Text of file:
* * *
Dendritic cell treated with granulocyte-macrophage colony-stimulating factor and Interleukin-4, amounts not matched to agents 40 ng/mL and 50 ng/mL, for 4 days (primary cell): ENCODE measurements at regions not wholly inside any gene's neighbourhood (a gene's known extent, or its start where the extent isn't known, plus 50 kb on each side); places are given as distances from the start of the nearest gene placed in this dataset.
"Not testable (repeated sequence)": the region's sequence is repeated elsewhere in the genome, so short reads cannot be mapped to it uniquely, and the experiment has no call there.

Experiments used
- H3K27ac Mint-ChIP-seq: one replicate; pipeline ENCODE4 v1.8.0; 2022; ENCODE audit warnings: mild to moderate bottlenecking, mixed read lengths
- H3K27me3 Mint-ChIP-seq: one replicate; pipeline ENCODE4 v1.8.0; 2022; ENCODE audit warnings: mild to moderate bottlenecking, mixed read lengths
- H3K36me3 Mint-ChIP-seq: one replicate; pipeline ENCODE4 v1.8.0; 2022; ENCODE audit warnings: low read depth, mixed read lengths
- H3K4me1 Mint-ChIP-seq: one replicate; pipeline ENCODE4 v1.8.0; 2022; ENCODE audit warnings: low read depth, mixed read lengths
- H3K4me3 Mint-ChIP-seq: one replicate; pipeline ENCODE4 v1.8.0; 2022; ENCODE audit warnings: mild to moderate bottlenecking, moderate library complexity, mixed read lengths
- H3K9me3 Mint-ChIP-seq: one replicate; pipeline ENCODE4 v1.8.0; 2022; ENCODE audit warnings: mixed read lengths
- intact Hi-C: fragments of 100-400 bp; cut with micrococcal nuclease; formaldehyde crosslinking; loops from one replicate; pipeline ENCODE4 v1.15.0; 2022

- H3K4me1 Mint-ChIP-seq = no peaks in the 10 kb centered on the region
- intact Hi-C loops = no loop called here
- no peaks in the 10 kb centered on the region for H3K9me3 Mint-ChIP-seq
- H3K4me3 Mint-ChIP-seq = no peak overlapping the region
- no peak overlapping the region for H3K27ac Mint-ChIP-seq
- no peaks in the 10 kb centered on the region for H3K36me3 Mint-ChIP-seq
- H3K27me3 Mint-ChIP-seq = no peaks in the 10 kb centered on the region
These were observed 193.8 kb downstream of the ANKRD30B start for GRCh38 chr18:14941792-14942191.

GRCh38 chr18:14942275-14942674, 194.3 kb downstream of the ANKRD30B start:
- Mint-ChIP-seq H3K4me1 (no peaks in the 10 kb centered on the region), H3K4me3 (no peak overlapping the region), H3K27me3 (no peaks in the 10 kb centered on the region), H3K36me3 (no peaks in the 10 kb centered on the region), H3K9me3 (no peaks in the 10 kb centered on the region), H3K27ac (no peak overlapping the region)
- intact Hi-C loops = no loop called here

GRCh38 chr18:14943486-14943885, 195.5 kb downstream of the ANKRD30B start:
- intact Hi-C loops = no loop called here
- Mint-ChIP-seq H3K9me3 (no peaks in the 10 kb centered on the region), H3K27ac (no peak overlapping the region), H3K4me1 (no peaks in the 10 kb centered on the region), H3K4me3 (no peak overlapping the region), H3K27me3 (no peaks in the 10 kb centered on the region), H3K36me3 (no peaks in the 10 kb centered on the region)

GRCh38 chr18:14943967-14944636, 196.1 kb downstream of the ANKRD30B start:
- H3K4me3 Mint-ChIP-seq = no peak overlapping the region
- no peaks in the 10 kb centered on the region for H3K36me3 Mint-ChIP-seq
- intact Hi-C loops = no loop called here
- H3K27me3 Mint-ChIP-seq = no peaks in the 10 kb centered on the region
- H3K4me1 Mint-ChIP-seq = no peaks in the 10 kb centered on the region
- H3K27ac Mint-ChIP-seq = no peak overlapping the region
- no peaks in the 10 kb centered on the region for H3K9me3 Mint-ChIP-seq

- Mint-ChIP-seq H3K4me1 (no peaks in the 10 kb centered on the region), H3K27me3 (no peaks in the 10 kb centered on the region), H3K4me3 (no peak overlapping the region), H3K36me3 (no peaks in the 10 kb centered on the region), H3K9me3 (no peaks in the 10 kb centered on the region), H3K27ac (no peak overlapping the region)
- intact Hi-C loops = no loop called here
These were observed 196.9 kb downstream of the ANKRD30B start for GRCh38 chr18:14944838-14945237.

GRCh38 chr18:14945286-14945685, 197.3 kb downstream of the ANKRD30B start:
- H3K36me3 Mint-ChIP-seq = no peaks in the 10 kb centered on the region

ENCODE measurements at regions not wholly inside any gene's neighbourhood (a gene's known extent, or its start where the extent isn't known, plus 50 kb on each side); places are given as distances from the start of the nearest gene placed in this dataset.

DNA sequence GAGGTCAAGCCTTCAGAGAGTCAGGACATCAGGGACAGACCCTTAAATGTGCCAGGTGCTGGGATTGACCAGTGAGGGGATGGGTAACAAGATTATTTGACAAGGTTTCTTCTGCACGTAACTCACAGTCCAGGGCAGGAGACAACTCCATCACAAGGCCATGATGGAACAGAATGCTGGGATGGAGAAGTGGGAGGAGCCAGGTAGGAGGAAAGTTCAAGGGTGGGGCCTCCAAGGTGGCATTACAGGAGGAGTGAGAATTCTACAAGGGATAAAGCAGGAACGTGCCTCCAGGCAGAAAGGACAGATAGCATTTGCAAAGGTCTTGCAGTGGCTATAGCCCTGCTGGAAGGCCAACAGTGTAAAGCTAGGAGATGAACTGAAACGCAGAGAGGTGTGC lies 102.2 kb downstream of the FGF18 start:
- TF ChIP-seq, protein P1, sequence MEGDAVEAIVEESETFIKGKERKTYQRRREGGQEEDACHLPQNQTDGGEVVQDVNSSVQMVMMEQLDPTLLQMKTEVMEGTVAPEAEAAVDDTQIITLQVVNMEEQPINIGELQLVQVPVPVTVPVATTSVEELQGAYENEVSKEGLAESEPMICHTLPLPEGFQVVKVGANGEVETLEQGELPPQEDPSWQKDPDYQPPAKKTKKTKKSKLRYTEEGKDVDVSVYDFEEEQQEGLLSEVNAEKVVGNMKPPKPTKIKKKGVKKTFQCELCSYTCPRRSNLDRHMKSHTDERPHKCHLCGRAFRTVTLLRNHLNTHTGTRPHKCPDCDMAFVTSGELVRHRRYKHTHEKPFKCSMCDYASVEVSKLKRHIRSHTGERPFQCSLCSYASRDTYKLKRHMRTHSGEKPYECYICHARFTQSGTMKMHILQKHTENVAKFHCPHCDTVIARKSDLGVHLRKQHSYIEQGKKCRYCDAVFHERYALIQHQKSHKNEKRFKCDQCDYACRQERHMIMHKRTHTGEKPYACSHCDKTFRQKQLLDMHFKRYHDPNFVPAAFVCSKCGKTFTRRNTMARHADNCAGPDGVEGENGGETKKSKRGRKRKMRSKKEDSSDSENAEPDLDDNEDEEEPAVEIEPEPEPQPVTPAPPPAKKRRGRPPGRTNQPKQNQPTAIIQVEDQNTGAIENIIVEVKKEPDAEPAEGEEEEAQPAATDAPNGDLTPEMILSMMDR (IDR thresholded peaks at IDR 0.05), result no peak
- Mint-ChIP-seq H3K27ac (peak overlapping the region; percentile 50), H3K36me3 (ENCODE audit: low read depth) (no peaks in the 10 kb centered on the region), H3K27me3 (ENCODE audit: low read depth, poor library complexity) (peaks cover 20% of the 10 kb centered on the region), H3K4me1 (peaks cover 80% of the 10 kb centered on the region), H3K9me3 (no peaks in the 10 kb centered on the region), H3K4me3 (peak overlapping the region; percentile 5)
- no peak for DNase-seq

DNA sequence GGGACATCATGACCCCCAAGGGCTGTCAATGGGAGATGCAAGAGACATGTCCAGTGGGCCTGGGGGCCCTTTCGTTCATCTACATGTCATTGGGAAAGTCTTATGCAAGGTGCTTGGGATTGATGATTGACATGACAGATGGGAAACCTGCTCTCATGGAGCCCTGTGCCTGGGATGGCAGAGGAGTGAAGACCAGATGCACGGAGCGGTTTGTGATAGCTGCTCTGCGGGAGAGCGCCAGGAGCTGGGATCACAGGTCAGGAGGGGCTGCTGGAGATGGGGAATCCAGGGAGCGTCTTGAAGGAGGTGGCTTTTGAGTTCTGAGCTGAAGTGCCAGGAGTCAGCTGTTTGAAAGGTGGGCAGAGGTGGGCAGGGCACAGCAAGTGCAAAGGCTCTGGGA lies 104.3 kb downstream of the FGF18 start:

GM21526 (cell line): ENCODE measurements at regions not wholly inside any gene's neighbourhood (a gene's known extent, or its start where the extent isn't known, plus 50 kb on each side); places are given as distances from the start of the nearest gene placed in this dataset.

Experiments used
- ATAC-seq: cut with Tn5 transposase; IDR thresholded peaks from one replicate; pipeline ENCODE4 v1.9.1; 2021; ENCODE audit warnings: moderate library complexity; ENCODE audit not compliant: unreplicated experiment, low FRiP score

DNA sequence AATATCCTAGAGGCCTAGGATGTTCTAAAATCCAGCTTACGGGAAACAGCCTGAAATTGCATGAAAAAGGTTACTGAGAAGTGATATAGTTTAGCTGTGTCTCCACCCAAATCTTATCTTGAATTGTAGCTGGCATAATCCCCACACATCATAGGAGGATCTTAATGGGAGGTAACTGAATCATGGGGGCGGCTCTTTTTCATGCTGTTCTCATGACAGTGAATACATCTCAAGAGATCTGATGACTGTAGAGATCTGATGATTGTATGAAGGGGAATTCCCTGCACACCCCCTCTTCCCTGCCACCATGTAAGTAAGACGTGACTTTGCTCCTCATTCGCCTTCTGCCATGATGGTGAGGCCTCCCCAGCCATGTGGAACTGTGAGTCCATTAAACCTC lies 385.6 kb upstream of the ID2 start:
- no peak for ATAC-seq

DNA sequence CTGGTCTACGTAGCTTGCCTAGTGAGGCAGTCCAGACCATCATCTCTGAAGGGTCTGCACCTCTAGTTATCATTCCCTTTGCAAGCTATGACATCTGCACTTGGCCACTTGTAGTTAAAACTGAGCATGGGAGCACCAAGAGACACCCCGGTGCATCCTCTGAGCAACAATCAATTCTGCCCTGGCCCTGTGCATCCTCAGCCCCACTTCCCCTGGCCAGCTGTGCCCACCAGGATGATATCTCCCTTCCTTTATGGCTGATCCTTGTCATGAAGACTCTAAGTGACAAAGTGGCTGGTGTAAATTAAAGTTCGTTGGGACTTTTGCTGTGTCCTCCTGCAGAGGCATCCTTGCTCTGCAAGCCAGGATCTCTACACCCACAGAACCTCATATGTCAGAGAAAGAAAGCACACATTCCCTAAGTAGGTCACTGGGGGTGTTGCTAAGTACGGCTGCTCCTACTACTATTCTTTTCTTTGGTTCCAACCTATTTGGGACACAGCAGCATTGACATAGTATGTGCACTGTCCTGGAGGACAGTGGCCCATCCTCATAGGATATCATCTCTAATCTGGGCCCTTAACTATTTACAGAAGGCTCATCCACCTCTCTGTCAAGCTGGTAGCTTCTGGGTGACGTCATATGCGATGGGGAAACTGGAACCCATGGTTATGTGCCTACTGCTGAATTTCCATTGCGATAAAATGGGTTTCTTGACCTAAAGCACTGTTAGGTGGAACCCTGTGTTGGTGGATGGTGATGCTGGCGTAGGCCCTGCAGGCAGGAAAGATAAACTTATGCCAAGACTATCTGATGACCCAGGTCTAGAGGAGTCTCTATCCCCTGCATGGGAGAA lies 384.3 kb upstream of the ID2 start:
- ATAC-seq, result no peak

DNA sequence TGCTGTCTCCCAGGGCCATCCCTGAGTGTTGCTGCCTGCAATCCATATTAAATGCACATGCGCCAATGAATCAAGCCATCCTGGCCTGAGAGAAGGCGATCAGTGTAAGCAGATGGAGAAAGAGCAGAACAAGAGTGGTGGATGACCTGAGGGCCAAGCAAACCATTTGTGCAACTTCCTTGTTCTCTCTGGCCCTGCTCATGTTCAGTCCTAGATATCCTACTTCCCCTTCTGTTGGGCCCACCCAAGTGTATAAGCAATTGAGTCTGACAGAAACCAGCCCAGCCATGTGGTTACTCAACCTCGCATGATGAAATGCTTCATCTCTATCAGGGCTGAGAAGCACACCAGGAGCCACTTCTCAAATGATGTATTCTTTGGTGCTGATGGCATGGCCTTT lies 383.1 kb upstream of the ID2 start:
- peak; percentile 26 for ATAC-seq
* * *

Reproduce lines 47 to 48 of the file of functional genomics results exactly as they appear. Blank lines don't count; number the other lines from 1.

DNA sequence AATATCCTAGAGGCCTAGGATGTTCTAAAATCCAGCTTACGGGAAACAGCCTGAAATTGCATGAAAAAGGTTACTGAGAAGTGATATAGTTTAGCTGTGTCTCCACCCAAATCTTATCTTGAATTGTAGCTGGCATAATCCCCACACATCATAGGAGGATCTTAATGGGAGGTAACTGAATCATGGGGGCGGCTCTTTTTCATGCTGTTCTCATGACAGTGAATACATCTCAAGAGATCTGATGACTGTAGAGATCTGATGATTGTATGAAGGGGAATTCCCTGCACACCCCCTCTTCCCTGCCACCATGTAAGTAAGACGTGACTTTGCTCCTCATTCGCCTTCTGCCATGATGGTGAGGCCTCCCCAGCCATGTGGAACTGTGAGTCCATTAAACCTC lies 385.6 kb upstream of the ID2 start:
- no peak for ATAC-seq